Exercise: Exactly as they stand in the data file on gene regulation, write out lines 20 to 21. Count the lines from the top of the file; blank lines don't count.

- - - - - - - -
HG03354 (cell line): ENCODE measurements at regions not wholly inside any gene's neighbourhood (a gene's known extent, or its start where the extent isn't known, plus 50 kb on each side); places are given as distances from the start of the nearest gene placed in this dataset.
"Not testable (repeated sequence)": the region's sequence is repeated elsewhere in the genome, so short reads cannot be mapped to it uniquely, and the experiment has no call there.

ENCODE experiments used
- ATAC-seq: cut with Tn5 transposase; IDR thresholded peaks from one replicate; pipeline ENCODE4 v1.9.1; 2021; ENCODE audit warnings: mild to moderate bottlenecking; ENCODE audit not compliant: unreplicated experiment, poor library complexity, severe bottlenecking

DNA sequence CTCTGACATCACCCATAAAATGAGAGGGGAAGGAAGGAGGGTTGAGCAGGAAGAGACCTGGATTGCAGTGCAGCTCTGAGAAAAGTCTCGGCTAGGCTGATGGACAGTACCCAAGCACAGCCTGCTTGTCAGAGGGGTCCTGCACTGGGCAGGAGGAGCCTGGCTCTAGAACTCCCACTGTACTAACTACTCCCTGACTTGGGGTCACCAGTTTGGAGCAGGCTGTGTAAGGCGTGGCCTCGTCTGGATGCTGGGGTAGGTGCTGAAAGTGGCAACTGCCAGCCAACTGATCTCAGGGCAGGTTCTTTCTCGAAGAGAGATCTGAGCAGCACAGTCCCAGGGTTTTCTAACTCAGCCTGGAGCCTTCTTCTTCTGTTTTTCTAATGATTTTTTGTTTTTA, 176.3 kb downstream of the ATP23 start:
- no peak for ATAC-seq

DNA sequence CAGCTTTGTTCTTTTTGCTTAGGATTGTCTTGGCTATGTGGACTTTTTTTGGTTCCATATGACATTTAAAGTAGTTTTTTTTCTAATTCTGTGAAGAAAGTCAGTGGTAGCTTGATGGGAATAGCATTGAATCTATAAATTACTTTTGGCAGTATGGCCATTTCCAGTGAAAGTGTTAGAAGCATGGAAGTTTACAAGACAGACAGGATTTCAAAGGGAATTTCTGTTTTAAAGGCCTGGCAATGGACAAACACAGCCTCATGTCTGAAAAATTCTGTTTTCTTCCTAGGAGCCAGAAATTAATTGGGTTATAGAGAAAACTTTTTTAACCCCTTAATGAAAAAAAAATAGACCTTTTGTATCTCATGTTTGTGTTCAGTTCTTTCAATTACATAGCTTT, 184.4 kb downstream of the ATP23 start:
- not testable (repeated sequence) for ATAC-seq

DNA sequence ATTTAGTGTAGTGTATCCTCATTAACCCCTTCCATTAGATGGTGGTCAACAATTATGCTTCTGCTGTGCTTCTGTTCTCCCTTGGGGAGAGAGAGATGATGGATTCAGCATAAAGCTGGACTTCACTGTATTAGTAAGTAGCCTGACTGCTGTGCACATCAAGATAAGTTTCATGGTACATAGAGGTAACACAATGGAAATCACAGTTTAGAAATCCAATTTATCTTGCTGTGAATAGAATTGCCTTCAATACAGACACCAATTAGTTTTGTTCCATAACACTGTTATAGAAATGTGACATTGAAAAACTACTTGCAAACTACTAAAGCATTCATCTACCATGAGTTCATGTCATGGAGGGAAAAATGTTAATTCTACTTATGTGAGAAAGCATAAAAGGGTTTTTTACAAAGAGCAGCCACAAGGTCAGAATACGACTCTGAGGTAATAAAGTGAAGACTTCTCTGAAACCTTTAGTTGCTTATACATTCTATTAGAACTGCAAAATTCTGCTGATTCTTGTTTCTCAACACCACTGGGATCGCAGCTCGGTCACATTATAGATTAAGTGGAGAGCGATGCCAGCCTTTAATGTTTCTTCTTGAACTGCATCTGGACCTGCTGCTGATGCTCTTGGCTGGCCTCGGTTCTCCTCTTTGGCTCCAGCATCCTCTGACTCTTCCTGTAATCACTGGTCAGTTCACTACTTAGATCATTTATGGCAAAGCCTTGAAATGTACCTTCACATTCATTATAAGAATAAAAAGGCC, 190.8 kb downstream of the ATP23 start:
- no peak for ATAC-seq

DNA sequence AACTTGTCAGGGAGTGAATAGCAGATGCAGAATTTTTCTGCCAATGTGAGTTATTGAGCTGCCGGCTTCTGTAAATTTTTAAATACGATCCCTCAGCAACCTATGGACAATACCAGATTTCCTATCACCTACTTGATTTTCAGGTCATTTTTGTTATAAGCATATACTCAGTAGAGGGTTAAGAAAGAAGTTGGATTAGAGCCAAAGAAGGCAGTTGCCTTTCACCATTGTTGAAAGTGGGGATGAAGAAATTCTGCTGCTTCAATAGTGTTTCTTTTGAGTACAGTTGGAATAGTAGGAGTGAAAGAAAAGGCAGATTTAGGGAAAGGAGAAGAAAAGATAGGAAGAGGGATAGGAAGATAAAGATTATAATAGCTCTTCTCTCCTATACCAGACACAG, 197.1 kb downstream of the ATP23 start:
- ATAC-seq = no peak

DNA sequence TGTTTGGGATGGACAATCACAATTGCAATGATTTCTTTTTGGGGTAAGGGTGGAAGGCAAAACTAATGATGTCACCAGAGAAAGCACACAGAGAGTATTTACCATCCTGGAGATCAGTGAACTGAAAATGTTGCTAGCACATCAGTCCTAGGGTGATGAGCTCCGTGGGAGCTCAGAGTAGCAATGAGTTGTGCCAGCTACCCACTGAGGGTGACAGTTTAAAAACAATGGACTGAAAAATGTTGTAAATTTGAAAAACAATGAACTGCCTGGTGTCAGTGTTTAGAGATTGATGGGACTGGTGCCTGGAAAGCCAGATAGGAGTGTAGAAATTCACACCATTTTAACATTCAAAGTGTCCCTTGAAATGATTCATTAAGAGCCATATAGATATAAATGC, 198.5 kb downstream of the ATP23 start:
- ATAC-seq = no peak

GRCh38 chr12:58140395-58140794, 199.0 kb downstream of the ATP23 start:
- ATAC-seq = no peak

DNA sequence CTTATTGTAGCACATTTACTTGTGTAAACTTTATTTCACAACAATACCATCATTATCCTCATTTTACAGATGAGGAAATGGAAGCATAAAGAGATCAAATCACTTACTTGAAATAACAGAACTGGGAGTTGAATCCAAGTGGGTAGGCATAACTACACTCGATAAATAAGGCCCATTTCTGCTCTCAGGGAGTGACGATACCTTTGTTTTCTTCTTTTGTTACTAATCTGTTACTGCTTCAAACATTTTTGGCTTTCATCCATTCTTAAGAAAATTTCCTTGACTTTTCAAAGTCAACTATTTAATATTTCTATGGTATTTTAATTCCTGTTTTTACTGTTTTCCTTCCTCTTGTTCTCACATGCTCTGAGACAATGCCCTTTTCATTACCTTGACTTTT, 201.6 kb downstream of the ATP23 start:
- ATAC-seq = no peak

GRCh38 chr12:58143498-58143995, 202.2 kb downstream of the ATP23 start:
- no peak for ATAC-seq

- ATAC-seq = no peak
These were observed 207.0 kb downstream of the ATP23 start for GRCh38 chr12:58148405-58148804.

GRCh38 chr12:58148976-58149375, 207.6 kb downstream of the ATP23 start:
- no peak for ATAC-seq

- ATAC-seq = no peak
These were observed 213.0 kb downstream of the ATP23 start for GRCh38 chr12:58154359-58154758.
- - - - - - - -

- no peak for ATAC-seq

- ATAC-seq = no peak